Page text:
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Medical School Enrollment Reaches Record High
Michigan State University's College of Human Medicine led the nation in medical school registration with a 47.2 percent increase in numbers released. The college's freshman class grew to 150 in August, up from 106 in 2006.
The incoming class' enrollment numbers at MSU and other colleges were included in a report by the Association of American Medical Colleges of 126 U. S. medical schools. Registration at U. S. medical schools is the largest in U. S. history, but the report said that more than half who apply are rejected.
The increase at MSU addresses projected shortages of physicians statewide and nationally, as more doctors face retirement or leave the field, stressed by reimbursement, malpractice suits, bureaucracy and further issues.
MSU will open a satellite campus in Grand Rapids by 2008 to guide 100 students there; the other half of the students will take classes on the school's East Lansing campus.
"The pool applying is stronger and more diverse than ever before," said Dr. Marsha Rappley, dean of the MSU School. Women comprise 53 percent of the MSU program; Michigan residents, 26 percent; and disadvantaged and minority students, 26 percent.
In the next three years, 48 percent of physicians ages 50 to 65 plan to retire, look for non-clinical jobs, work part time, close their practice or decrease the number of patients they see, according to a survey released by Merritt Hawkins & Associates, an Irving, Texas-based physician search firm.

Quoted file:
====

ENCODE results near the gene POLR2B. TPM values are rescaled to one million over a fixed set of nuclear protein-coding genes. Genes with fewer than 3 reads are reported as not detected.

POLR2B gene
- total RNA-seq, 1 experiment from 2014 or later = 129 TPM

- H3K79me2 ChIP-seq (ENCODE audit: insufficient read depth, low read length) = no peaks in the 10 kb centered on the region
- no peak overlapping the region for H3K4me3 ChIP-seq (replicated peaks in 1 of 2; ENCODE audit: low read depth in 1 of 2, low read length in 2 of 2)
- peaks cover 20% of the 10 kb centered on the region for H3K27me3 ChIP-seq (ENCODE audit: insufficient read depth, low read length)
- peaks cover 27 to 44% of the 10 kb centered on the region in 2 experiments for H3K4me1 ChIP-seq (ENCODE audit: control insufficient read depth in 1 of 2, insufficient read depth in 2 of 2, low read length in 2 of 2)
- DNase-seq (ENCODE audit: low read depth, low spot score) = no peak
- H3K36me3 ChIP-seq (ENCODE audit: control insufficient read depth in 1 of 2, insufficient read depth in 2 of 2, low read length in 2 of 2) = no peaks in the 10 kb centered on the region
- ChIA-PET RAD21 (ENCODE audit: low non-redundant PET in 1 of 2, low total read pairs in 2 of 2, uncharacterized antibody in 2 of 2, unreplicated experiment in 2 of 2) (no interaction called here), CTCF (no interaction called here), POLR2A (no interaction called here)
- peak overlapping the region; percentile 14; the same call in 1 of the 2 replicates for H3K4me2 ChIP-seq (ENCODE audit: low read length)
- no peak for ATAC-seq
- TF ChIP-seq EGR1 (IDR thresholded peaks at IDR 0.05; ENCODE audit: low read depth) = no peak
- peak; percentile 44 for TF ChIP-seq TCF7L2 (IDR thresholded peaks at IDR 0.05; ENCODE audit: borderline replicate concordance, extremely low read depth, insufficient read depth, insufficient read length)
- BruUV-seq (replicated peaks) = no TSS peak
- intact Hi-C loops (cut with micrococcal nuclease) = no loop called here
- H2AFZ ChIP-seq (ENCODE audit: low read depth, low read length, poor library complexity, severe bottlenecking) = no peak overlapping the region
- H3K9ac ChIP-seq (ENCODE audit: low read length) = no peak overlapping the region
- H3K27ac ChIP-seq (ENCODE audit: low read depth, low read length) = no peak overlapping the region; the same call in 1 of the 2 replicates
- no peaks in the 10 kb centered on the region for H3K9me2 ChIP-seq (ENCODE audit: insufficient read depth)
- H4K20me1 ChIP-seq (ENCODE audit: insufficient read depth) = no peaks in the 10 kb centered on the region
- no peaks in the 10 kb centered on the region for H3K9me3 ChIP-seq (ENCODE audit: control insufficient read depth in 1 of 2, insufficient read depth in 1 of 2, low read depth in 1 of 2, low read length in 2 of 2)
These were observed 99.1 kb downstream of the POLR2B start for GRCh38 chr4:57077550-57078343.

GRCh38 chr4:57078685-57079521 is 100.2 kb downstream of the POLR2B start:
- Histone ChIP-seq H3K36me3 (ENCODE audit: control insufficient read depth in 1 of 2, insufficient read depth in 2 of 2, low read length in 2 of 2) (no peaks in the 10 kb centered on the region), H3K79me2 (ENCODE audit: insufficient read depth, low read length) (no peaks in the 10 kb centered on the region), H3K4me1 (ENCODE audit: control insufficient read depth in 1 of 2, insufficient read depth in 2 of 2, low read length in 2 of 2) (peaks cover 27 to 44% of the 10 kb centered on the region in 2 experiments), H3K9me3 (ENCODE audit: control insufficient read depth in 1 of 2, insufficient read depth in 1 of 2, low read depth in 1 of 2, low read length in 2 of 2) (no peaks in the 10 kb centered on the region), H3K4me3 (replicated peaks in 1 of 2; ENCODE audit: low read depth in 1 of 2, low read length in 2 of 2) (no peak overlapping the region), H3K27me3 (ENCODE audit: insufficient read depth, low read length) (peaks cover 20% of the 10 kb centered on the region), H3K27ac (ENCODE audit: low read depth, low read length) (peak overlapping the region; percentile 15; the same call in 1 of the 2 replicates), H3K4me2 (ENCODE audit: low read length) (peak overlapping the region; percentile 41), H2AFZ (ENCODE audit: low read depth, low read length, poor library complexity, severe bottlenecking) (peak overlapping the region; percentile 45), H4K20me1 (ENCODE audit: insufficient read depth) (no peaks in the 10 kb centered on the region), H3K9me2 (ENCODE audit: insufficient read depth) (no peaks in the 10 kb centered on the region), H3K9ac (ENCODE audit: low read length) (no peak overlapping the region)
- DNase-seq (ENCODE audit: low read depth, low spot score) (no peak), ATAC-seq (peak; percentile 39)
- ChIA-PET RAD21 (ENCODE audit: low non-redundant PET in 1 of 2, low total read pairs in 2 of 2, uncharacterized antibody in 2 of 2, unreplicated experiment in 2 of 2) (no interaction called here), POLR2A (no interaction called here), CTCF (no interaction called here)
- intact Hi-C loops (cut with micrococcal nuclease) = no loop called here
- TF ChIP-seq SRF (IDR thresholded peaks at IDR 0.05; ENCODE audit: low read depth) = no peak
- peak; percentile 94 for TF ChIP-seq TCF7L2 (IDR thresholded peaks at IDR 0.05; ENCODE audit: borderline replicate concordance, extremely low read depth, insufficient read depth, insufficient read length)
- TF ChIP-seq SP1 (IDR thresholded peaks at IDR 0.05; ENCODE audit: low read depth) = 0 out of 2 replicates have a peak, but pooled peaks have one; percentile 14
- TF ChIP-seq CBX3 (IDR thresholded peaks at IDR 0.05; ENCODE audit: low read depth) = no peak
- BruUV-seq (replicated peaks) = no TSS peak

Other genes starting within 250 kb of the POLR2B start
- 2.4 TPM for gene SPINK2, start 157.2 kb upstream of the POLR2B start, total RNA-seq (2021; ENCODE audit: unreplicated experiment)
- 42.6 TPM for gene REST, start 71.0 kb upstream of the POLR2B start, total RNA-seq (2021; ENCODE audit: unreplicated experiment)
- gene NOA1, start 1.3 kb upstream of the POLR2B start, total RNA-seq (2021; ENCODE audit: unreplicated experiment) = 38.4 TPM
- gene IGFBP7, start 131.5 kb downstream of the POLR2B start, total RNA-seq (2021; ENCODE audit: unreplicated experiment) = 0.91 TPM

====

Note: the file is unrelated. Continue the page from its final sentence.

Nationally, 17,800 students began medical school this year, a 2.3 percent increase over 2006. In the meantime, 42,315 people applied a 58 percent rejection rate.
Abdulrahman El-Sayed, 22, a first-year University of Michigan medical student, said he chose the University of Michigan because of the diversity of its programs. The school gave him a complete scholarship.
Annual tuition alone at medical schools is $22,000 at public institutions for in-state tuition and as high as $38,000 at private schools, according to the AAMC. Students typically leave medical school with $130,000 in debt.
The University of Michigan had 5,787 applicants for 170 positions. About 14 percent were granted an interview.
At Wayne State University, 300 first-year students were accepted of the 3,972 who applied.
Oakland University and Beaumont Hospitals expect to start a medical school by 2010 on the university's Rochester campus.